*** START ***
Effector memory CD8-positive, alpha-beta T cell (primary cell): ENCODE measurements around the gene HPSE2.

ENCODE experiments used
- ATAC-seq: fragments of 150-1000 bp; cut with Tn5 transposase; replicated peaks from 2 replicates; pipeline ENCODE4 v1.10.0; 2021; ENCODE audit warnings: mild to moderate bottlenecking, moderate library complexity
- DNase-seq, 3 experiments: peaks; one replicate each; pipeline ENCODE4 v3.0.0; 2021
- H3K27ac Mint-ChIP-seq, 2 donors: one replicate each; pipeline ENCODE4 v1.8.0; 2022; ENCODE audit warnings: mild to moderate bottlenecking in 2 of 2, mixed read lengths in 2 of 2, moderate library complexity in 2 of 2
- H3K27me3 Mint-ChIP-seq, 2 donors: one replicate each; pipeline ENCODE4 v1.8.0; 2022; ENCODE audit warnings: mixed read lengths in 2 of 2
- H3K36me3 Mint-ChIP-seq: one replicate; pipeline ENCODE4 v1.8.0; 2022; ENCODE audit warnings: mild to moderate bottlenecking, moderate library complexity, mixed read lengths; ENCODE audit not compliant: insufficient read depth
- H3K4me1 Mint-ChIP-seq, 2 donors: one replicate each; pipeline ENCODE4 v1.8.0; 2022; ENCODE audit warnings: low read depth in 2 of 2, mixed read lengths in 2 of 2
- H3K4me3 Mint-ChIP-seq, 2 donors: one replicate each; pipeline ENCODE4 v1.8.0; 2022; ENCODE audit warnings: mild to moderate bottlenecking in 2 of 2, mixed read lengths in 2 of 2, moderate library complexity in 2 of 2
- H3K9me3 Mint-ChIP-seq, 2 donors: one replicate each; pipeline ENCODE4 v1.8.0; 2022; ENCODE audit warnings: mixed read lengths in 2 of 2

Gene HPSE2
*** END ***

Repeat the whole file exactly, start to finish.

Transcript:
Effector memory CD8-positive, alpha-beta T cell (primary cell): ENCODE measurements around the gene HPSE2.

ENCODE experiments used
- ATAC-seq: fragments of 150-1000 bp; cut with Tn5 transposase; replicated peaks from 2 replicates; pipeline ENCODE4 v1.10.0; 2021; ENCODE audit warnings: mild to moderate bottlenecking, moderate library complexity
- DNase-seq, 3 experiments: peaks; one replicate each; pipeline ENCODE4 v3.0.0; 2021
- H3K27ac Mint-ChIP-seq, 2 donors: one replicate each; pipeline ENCODE4 v1.8.0; 2022; ENCODE audit warnings: mild to moderate bottlenecking in 2 of 2, mixed read lengths in 2 of 2, moderate library complexity in 2 of 2
- H3K27me3 Mint-ChIP-seq, 2 donors: one replicate each; pipeline ENCODE4 v1.8.0; 2022; ENCODE audit warnings: mixed read lengths in 2 of 2
- H3K36me3 Mint-ChIP-seq: one replicate; pipeline ENCODE4 v1.8.0; 2022; ENCODE audit warnings: mild to moderate bottlenecking, moderate library complexity, mixed read lengths; ENCODE audit not compliant: insufficient read depth
- H3K4me1 Mint-ChIP-seq, 2 donors: one replicate each; pipeline ENCODE4 v1.8.0; 2022; ENCODE audit warnings: low read depth in 2 of 2, mixed read lengths in 2 of 2
- H3K4me3 Mint-ChIP-seq, 2 donors: one replicate each; pipeline ENCODE4 v1.8.0; 2022; ENCODE audit warnings: mild to moderate bottlenecking in 2 of 2, mixed read lengths in 2 of 2, moderate library complexity in 2 of 2
- H3K9me3 Mint-ChIP-seq, 2 donors: one replicate each; pipeline ENCODE4 v1.8.0; 2022; ENCODE audit warnings: mixed read lengths in 2 of 2

Gene HPSE2